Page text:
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May 29 , 2020

  • Questions of Autonomy

    President Trump announced Friday that the United States will be revoking Hong Kong's special status as an autonomous entity, accusing China of eroding the autonomy of Hong Kong after Beijing attempted to push through a new security law for the Asian financial hub. While Trump did not provide details about precisely which steps would be taken or in what order, the U.S. will move to end Hong Kong's special privileges, which include international extradition, customs, trade, and visa exchange, effectively treating Hong Kong the same as a mainland Chinese city. During the President's ten-minute press conference— in which he took no questions from the press— Trump also announced that the U.S. would be "terminating" its relationship with the World Health Organization and redirecting it's $450 million WHO funding to other international health groups.  

    Trump's sweeping decision comes after the National People's Congress on Thursday nearly unanimously approved a resolution to draft a security law intended to suppress subversion, secession, terrorism, and any other acts that threaten "national security." The move, which is expected to go into effect in September, has drawn international condemnation and concern that it may lead to a crackdown on activist groups, as well as freedom of speech and assembly. Expressing "deep concern" over the bill, Britain's Foreign and Home Office Secretaries have said that three million Hong Kong residents may be able to gain British citizenship if the law passes, stating that "the new security law will undermine the existing legal commitments to protect the rights of Hong Kong people." These concerns have been dismissed by Hong Kong's Chief Executive Carrie Lam, as well as by China's Foreign Minister Wang Yi, who said the law "does not affect the rights and freedoms enjoyed by Hong Kong residents. There is no need for concern."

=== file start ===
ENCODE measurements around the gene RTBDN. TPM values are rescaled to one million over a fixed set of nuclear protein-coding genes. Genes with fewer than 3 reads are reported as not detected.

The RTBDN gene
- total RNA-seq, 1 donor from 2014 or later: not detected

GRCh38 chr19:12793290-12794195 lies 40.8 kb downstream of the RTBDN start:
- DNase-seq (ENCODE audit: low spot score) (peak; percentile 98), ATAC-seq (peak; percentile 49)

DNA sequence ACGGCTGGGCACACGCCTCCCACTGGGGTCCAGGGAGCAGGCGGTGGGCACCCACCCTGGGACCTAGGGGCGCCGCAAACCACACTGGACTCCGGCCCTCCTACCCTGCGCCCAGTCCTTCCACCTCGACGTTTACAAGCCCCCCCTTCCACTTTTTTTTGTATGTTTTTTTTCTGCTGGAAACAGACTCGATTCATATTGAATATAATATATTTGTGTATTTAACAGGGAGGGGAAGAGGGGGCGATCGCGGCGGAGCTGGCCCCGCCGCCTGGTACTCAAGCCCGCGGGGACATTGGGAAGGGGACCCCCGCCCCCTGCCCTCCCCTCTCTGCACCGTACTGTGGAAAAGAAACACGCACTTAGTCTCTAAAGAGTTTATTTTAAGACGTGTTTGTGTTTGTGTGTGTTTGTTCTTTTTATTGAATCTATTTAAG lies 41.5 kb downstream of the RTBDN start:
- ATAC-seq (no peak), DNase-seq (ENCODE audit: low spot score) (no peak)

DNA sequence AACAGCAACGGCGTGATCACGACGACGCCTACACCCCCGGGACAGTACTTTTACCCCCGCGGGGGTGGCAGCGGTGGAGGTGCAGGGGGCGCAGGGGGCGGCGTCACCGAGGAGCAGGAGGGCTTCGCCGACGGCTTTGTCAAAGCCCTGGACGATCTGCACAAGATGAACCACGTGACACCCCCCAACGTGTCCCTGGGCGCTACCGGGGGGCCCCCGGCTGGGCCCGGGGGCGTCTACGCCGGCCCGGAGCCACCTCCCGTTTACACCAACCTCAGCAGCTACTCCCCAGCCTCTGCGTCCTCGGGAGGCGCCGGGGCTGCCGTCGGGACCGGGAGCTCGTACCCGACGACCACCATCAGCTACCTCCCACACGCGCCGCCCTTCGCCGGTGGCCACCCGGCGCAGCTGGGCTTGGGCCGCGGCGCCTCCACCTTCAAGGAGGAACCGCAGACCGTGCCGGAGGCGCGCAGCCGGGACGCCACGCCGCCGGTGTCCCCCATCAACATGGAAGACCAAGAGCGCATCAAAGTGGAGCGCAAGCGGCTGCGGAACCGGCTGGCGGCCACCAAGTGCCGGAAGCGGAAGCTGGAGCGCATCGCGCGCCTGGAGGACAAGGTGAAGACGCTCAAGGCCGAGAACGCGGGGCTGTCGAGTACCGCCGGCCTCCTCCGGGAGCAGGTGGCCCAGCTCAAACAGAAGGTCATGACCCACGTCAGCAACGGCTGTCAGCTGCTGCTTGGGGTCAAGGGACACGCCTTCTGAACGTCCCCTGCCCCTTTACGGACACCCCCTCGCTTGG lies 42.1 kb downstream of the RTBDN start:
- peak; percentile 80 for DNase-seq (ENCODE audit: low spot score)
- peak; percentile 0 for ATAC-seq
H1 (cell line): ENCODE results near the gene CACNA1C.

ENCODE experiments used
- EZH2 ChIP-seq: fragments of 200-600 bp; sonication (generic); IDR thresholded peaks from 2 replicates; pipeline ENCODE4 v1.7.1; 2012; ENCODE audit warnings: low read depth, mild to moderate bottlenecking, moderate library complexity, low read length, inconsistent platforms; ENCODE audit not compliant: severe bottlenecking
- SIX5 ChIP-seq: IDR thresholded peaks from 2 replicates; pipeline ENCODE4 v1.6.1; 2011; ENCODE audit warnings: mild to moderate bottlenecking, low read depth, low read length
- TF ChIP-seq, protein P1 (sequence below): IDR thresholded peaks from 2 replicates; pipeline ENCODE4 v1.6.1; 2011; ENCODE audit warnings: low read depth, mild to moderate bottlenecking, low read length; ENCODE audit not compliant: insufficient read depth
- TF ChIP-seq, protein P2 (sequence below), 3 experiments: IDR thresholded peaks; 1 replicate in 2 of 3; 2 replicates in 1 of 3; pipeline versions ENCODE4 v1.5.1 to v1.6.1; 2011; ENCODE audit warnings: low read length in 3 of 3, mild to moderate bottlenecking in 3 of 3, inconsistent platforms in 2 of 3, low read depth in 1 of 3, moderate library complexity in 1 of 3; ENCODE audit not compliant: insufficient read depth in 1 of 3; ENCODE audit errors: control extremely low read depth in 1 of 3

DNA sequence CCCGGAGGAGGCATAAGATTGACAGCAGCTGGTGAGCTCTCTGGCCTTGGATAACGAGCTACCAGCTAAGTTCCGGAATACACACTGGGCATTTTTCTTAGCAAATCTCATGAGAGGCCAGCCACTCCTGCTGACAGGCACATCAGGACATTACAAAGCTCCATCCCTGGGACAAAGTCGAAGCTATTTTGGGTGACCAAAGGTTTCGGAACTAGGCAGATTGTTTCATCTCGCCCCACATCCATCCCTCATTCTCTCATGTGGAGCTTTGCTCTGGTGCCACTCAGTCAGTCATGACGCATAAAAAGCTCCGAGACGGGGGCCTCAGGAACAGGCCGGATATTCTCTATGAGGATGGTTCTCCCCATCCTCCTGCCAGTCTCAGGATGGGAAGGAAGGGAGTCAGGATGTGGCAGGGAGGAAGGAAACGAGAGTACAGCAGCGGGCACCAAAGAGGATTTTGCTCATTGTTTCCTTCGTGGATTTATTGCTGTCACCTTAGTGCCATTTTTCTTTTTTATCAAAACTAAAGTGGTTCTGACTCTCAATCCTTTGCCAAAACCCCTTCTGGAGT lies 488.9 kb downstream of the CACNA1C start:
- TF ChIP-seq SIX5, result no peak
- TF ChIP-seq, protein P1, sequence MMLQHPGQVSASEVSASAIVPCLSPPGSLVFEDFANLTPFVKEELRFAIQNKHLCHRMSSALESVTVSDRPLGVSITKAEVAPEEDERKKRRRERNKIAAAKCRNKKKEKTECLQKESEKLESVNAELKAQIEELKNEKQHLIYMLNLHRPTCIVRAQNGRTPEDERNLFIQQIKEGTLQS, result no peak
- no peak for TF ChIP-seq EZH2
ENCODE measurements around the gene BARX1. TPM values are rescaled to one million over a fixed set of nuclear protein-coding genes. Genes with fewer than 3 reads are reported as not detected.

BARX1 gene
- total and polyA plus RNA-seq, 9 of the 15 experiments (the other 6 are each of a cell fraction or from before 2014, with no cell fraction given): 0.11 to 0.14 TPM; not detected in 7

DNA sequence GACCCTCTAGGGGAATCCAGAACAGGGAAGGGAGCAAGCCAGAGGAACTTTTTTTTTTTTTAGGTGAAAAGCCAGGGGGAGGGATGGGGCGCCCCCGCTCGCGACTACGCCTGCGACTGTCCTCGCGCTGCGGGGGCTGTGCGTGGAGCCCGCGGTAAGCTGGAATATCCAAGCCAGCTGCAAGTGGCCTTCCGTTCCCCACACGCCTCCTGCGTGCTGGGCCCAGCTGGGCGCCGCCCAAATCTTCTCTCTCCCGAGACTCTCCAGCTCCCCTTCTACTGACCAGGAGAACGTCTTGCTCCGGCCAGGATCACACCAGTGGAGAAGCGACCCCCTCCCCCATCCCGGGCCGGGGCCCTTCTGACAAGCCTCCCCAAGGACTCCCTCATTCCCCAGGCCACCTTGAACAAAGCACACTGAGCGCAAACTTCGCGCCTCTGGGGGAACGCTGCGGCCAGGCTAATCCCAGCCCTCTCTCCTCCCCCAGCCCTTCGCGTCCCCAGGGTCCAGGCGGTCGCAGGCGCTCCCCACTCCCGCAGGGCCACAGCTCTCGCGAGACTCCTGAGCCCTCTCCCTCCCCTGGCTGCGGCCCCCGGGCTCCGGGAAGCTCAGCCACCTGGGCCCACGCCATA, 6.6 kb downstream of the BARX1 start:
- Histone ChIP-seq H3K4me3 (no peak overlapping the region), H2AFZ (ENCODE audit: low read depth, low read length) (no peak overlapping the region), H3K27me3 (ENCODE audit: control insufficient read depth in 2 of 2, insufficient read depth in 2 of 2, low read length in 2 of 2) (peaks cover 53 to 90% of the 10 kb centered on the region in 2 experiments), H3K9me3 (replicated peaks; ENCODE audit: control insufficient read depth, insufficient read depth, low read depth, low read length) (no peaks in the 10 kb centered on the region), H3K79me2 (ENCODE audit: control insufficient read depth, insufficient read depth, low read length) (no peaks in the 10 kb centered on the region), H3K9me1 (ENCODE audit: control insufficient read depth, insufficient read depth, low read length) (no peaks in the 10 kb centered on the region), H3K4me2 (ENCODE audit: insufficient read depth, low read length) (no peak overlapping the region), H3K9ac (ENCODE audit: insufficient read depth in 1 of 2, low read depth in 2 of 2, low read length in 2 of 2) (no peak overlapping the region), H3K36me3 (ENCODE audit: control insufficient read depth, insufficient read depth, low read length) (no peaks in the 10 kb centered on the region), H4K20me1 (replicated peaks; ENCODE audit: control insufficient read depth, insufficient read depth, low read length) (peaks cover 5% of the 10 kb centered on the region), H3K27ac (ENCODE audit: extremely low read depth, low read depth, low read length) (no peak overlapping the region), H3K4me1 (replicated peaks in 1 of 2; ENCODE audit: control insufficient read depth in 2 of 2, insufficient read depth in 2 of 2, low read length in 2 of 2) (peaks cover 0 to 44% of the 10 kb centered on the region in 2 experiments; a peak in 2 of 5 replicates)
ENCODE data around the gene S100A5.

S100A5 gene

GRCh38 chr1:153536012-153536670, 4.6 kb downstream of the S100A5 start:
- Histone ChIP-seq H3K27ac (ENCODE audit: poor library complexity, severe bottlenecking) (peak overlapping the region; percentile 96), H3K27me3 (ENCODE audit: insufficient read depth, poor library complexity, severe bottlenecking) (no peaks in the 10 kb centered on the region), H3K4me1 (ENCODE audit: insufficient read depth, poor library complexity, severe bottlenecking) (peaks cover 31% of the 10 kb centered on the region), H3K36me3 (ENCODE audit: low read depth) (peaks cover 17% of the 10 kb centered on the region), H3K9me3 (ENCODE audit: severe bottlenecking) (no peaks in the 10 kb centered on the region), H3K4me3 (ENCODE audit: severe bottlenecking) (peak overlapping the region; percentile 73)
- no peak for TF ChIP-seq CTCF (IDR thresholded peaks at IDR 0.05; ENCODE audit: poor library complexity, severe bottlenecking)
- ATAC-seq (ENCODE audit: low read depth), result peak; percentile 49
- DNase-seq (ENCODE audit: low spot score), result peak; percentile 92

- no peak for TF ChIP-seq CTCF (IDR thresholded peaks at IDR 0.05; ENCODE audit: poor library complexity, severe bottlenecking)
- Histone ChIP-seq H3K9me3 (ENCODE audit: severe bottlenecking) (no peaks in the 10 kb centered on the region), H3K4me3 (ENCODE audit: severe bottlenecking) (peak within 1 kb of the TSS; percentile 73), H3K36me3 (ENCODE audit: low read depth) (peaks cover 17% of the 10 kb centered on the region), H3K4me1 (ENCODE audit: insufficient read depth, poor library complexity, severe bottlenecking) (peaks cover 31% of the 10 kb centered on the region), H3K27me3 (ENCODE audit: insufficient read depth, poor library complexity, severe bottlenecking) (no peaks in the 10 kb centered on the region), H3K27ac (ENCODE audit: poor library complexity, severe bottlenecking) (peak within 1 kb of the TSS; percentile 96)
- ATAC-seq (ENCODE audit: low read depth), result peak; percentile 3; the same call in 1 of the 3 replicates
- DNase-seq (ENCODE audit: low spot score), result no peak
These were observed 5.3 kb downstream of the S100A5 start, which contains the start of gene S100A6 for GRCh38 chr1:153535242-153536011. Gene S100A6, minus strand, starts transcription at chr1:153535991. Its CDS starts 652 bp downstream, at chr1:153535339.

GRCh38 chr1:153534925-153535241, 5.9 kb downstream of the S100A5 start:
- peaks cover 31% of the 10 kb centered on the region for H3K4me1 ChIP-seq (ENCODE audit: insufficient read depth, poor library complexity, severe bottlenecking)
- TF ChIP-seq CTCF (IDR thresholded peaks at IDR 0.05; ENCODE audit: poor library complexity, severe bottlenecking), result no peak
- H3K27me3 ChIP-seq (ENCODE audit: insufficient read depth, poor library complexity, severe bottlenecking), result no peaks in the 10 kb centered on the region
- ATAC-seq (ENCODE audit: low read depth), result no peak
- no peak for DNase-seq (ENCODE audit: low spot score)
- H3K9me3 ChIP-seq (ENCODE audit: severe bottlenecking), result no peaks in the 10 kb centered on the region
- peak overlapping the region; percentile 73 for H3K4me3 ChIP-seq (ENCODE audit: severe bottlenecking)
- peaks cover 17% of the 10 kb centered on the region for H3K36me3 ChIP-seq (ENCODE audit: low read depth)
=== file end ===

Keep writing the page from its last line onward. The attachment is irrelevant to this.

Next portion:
A statement by an official from the Hong Kong government said, "In the Hong Kong-U.S. relationship, any sanctions are a double-edged sword that will not only harm the interests of Hong Kong but also significantly those of the U.S."


  • Economy on the Mend

    China's annual "Two Meetings" closed this week, with discussions largely focused on the coronavirus response, economic stimulus and unemployment, and deteriorating U.S.-China relations. China dropped its hard growth target for the first time in decades, revealing how the coronavirus continues to slow the economy. For more on China's economic recovery, read the latest article from China-US Focus contributor, Joel A Gallo, CEO of Columbia China League Business Advisory. 

    Noting rising unemployment resulting from the coronavirus, Premier Li Keqiang signaled that employment will be a main priority for the government, setting a target unemployment rate of 6% in urban areas (although this rate omits a large portion of China's undocumented workforce). Li emphasized business opportunities for foreign companies and stressed that Beijing and Washington should continue to find ways to work together, despite the growing chasm in the relationship.

    For the first time since authorities began reporting data in January, China also reported no new coronavirus infections, with the most recent official death toll sitting at 4,634. With this in consideration, China will begin to allow international flight travel, with charter flights from eight countries to be opened.


  • ​Borderline Problematic

    Border tensions between China and India have escalated, as a dispute in the Himalayan region intensified after China reportedly moved thousands of troops into disputed territory and both sides accused the other of trespassing over the disputed border.  

    President Trump offered to mediate the dispute, tweeting that "the United States is ready, willing and able to mediate or arbitrate their now raging border dispute." India denies having received a phone call from the U.S. President. This escalation follows a seemingly amiable China-India bilateral summit meeting in southern India last year, which achieved little in ironing out contentious issues between the two countries.

About China This Week

Prepared by China-US Focus editorial teams in Hong Kong and New York, this weekly newsletter offers you snap shots of latest trends and developments emerging from China every week, while adding a dose of historical perspective.

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